Learn your terminal (or command line)
Enter stage left: the terminal (or command line, on windows). That window with strange white text on a black background. You might not see it, but every operating system has one - humming away in the background, just waiting to be used, but epic arcane skills are needed to navigate this bizarre and perhaps dated window into your computer.... or so it seems.
When you think of your computer, you will probably think of a GUI (a.k.a. goo-ey), with windows, a cursor, and perhaps a few buttons. GUIs make it easy for newcomers to easily find their way around a computer by referencing things that exist in the real world (e.g. folders and files, a floppy disk on the save button, etc.), but they can be inherently slower to use - especially for long series of perhaps repetitive tasks that stay essentially the same.
A terminal (linux and friends) or a command line (windows) is another view into your computer. It's a way of controlling your computer with text. Text that follows particular set of rules, that can be saved and repeated at will through the use of scripts. It's built on commands, each of which does one thing and one thing well. On their own they're mildly useful, but together they form a powerful framework that can perform almost any task. It's certainly different (and there's a little bit of learning curve, to be sure), but not as hard or arcane as you might think it currently.
A knowledge of the terminal or command line on your computer can be rather useful - especially so for those involved in computer science or technical support. How long would it take you to flatten a large set of deeply nested folders with a GUI? Or convert and recompress few folders worth of videos? Or even renew all your ssl certificates on your web server? All of these things can be automated through the use of a terminal or command line.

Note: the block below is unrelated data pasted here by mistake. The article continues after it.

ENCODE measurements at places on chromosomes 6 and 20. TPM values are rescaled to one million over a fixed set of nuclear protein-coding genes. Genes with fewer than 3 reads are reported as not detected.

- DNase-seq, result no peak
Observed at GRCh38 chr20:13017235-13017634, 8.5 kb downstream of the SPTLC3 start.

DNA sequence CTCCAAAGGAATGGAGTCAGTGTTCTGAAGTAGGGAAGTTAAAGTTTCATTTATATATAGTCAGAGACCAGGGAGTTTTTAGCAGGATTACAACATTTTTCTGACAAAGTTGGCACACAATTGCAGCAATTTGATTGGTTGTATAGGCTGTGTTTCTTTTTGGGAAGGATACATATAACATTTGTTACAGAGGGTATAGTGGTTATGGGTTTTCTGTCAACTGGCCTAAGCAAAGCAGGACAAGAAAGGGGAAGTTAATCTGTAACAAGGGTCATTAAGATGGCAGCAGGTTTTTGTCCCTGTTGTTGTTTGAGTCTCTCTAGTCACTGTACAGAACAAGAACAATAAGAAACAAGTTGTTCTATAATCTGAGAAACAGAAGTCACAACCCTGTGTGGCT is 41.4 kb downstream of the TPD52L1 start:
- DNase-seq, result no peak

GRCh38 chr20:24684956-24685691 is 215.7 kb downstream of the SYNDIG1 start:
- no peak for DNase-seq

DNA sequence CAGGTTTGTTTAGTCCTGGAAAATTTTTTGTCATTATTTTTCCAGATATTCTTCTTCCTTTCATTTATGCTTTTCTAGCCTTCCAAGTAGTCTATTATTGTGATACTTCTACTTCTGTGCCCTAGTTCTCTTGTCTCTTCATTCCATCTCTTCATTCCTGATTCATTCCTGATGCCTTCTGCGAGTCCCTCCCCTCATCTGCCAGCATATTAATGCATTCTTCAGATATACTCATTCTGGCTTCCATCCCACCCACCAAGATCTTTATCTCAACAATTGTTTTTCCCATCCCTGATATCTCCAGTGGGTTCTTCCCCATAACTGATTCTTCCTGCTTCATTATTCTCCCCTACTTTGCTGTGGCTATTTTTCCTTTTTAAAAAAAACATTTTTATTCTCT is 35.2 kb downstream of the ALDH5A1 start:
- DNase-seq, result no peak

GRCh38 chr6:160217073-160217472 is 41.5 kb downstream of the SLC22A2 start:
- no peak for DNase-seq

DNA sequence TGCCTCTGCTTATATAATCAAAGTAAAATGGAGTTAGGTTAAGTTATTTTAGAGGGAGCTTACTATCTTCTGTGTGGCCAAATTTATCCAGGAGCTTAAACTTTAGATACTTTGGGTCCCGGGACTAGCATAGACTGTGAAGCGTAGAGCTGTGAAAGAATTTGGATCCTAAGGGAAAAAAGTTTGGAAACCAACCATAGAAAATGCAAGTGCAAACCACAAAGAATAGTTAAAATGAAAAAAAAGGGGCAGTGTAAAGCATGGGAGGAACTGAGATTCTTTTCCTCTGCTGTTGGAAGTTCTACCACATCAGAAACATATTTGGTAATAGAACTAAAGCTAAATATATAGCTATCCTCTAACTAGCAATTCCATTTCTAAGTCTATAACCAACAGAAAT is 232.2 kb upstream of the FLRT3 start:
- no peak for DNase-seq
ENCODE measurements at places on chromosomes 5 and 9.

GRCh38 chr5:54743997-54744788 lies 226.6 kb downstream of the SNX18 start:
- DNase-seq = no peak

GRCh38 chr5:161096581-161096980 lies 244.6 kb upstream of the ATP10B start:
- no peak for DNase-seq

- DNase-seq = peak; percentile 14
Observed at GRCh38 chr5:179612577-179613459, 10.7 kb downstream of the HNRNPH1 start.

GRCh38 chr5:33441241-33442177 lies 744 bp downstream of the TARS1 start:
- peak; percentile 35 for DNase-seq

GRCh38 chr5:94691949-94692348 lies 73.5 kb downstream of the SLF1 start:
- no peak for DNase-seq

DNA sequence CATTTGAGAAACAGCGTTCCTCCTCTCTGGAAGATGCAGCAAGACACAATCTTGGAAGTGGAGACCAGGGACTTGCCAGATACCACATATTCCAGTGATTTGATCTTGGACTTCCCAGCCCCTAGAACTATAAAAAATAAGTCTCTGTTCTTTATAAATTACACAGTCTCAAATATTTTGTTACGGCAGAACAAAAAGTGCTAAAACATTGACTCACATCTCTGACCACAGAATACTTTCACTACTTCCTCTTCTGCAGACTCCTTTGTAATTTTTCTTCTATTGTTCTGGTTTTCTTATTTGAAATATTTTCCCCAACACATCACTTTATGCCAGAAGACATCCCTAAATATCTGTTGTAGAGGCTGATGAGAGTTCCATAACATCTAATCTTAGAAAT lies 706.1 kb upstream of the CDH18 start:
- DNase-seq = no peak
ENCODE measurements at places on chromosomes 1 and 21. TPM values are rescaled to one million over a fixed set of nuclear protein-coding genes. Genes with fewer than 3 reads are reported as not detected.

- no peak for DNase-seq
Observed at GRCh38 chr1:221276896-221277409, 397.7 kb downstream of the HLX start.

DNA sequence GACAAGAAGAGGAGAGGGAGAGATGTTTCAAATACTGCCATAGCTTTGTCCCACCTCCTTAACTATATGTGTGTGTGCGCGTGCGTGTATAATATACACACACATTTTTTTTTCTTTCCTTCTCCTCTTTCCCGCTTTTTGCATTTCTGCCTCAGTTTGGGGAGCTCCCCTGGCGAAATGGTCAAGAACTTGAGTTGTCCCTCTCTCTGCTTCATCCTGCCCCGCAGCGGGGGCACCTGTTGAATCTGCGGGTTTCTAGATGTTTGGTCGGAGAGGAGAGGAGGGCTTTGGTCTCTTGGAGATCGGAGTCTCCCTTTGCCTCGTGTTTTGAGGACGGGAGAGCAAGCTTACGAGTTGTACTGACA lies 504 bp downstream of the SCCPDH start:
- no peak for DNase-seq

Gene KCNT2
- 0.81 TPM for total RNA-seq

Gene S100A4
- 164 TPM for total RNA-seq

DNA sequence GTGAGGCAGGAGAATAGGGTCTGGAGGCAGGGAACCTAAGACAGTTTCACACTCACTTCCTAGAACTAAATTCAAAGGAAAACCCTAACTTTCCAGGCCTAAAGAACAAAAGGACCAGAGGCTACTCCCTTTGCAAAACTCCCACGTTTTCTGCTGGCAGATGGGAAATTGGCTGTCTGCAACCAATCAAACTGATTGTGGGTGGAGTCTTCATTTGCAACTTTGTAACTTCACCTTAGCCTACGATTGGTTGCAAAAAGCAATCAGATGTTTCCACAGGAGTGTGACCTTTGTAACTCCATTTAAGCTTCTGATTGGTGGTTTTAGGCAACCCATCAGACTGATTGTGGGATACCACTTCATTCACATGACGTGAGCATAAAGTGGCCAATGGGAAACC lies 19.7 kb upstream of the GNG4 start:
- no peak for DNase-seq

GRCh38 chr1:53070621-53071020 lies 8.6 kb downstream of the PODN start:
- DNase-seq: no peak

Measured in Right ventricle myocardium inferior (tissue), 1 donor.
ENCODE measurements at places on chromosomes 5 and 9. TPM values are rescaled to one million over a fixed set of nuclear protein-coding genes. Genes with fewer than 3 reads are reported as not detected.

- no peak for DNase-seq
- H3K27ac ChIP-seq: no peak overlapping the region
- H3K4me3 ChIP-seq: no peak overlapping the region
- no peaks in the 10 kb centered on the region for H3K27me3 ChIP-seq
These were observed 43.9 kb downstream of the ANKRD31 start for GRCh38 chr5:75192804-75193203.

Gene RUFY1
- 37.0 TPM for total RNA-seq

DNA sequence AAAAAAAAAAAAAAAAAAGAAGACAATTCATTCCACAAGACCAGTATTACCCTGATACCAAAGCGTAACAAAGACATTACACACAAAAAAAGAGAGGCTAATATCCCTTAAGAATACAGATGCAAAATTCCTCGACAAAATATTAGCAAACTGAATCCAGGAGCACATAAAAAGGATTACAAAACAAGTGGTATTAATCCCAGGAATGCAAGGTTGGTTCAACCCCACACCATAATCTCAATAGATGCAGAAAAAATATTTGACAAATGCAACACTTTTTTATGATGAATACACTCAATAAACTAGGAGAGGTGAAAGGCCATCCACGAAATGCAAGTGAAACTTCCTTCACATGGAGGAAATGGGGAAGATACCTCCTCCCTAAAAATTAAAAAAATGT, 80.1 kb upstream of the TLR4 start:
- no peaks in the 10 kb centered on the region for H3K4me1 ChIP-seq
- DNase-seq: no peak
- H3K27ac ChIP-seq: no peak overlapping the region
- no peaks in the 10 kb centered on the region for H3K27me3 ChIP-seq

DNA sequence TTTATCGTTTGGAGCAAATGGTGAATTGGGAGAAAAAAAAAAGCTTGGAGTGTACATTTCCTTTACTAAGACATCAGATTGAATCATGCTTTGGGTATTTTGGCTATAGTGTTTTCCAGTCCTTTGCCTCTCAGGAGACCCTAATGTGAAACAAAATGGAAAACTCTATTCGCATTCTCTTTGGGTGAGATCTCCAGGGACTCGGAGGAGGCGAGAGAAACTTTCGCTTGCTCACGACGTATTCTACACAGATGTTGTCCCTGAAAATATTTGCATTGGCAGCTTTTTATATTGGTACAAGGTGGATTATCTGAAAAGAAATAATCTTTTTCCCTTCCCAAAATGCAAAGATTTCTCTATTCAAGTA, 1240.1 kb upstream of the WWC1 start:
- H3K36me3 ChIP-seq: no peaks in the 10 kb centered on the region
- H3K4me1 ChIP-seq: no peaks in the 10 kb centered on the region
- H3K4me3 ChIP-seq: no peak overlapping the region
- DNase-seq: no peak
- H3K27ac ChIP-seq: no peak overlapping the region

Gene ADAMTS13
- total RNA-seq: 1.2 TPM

Even if you're just a casual computer user who's not into programming, it's still worth at least looking into. Perhaps it'll save you some time! Perhaps it'll save you from asking your friend where something is on their computer when you can't find it. Maybe it'll even save you if your computer suddenly decides it doesn't want to boot up properly. And you'll look cool doing it too :P (What better reason is there?)
If I've somehow managed to convince you to dive in and take up the challenge learning, then I'll end this somewhat different post with a collection of places you can go to get started.
- Computer Literacy 101 on linuxcommand.org - A linux terminal tutorial. Uses bash. Your prompt might differ, but the concept is the same.
- Using the terminal in the Ubuntu Documentation. Ubuntu specific, but again, the concept is the same. Read Computer Literacy 101 first.
- An Introduction to the Linux Terminal by Mitchell Anicas in the Digital Ocean Community - mainly aimed at servers, but still useful.
- explainshell.com - Enter a linux command on this website, and it'll tell you what each part of it does. Really useful for dissecting those long and complex one-liners.
- Linux Commands - A practical reference on pixelbeat.org
- Linux Terminal Command Reference by Alexio on community.linuxmint.com